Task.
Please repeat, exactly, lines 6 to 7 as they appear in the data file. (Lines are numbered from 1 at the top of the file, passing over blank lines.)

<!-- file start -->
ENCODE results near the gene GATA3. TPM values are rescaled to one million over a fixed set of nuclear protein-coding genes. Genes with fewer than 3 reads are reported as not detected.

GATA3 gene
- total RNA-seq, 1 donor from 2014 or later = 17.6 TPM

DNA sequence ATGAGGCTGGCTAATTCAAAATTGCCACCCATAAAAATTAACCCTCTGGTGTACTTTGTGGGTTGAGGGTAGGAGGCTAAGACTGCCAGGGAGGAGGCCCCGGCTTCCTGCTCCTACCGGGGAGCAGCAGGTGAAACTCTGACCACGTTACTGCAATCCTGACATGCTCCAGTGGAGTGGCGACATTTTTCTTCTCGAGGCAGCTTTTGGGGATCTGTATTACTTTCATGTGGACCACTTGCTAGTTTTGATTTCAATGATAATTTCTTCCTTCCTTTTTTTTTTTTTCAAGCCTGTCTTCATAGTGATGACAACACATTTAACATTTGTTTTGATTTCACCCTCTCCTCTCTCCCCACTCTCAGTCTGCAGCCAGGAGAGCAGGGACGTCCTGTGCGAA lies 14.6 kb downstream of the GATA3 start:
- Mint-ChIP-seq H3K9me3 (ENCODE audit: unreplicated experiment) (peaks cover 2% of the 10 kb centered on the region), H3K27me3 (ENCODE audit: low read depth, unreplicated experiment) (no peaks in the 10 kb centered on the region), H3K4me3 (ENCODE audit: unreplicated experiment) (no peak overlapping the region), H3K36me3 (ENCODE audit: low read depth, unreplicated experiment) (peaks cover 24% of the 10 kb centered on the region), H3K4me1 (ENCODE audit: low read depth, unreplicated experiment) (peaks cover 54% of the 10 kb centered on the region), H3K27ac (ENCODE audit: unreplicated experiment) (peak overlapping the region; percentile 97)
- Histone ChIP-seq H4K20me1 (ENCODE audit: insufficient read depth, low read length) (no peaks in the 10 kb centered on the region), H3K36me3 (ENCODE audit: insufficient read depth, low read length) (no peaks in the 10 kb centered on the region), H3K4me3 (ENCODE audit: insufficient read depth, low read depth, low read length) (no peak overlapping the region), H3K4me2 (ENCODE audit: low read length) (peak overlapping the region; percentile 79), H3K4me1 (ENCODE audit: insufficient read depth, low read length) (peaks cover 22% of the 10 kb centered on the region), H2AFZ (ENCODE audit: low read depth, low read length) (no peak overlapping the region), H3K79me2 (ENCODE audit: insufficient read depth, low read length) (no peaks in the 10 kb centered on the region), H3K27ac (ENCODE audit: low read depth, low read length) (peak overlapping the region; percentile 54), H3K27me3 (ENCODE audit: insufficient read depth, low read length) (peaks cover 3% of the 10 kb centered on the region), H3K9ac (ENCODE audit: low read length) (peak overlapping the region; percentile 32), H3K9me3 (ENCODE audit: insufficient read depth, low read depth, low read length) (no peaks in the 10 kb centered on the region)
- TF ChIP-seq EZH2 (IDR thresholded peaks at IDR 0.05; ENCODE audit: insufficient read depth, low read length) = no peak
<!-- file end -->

- Histone ChIP-seq H4K20me1 (ENCODE audit: insufficient read depth, low read length) (no peaks in the 10 kb centered on the region), H3K36me3 (ENCODE audit: insufficient read depth, low read length) (no peaks in the 10 kb centered on the region), H3K4me3 (ENCODE audit: insufficient read depth, low read depth, low read length) (no peak overlapping the region), H3K4me2 (ENCODE audit: low read length) (peak overlapping the region; percentile 79), H3K4me1 (ENCODE audit: insufficient read depth, low read length) (peaks cover 22% of the 10 kb centered on the region), H2AFZ (ENCODE audit: low read depth, low read length) (no peak overlapping the region), H3K79me2 (ENCODE audit: insufficient read depth, low read length) (no peaks in the 10 kb centered on the region), H3K27ac (ENCODE audit: low read depth, low read length) (peak overlapping the region; percentile 54), H3K27me3 (ENCODE audit: insufficient read depth, low read length) (peaks cover 3% of the 10 kb centered on the region), H3K9ac (ENCODE audit: low read length) (peak overlapping the region; percentile 32), H3K9me3 (ENCODE audit: insufficient read depth, low read depth, low read length) (no peaks in the 10 kb centered on the region)
- TF ChIP-seq EZH2 (IDR thresholded peaks at IDR 0.05; ENCODE audit: insufficient read depth, low read length) = no peak